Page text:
Interestingly, it does not appear that we can blame trader positioning for this rally in bond prices/fall in bond yields. If traders were already very short 10 year Treasury bonds (anticipating inflation and expecting yields to rise), the rally in bond prices could have been caused by short covering.
Chart 3 shows that traders were not short 10 year’s in March 2021, so the rally in bonds was not an unwind in short positioning.
An aside to appreciate, traders are short 10 Year Treasuries today, reflecting that traders are agreeing with forecasters that rates could rise in 2022 (Bloomberg consensus is for 2.04% on the 10 year by 4Q22).
There is a cautionary tale here: look at 2018’s max short position in 10 Year Treasuries coinciding with the peak in bond yields/low in bond prices that year. Yields proceeded to be cut in half in just the following 8 months (a big rally in bonds) and traders were forced to unwind this positioning. Be cautious when everyone is already on one side of the boat….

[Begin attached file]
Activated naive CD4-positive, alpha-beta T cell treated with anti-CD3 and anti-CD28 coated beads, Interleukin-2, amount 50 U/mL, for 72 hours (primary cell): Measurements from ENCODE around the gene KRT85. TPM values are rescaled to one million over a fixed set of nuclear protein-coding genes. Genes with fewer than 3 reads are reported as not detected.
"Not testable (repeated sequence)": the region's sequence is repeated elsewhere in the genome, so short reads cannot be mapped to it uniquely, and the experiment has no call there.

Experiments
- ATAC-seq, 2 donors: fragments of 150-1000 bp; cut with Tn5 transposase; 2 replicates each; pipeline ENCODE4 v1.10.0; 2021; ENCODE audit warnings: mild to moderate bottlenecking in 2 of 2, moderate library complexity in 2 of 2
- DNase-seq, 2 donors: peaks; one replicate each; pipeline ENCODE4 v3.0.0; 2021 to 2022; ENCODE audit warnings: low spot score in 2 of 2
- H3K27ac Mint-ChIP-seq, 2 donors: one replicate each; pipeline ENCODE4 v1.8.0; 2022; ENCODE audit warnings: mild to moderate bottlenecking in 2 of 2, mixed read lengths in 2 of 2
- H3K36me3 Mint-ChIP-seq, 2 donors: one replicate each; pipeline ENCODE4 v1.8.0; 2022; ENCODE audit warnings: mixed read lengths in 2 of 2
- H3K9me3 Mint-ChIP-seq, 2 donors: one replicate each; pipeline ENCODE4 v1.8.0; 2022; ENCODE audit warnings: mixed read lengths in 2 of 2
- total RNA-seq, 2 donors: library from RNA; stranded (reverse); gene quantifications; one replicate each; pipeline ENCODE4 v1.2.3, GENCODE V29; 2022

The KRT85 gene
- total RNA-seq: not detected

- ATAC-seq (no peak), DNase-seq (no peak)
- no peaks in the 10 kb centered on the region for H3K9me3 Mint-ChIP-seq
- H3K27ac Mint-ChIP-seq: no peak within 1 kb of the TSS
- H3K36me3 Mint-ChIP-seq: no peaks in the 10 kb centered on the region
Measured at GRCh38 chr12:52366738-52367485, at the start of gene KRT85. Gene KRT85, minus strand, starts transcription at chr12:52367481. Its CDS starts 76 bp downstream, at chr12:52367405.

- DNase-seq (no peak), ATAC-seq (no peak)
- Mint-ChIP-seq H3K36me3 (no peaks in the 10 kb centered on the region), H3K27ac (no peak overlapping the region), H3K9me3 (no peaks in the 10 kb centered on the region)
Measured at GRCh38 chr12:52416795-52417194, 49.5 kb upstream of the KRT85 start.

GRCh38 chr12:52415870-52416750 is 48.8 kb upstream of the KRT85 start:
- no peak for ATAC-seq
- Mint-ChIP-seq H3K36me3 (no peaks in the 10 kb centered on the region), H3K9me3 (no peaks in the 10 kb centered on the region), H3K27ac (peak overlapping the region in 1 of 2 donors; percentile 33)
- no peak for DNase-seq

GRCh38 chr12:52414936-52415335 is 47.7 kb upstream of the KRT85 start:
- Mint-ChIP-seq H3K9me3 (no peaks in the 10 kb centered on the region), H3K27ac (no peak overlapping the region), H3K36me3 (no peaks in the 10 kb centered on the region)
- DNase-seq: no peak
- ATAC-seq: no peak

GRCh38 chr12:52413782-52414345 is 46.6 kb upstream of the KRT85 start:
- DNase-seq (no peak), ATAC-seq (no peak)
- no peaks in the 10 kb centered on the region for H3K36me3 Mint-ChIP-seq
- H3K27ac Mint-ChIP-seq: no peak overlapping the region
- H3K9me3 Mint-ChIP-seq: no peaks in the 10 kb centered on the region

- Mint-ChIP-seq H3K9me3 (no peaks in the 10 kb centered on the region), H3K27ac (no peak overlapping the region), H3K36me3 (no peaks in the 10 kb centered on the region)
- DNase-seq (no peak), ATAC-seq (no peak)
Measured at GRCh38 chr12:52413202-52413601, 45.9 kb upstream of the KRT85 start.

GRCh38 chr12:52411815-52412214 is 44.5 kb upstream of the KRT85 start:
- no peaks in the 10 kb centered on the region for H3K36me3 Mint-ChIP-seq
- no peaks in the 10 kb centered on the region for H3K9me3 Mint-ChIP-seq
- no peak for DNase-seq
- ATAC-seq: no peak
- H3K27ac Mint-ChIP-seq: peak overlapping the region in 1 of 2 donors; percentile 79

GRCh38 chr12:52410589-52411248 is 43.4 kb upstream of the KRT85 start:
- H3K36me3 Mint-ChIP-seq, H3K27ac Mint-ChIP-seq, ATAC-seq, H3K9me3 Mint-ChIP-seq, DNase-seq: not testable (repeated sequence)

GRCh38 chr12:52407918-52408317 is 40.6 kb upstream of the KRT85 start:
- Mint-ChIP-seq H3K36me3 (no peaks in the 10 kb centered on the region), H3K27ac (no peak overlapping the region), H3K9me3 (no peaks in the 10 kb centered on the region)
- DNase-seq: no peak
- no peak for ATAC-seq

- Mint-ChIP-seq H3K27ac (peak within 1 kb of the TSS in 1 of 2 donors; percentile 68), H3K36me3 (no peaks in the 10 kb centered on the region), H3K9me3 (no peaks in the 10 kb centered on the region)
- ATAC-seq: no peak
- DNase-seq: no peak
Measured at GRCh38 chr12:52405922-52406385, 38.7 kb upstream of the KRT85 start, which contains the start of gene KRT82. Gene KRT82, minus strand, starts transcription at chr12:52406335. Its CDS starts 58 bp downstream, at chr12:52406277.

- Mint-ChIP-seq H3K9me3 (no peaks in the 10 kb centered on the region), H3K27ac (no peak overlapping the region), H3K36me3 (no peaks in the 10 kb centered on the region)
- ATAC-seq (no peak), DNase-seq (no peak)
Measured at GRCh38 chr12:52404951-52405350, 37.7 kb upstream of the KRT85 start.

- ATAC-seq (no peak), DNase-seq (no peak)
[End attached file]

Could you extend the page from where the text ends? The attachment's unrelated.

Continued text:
So why did bonds rally/yields fall starting in late March, just as inflation was picking up?
One reason is that, instead of short covering, there were other positioning/flow drivers that likely pushed down bond yields, such as demand from yield seeking foreign investors, significant buying by banks, and continued Fed QE buying. This high demand was met with light Treasury issuance, as the Treasury spent down its elevated cash balance with the Fed. Demand was greater than supply, resulting in higher prices (lower yields).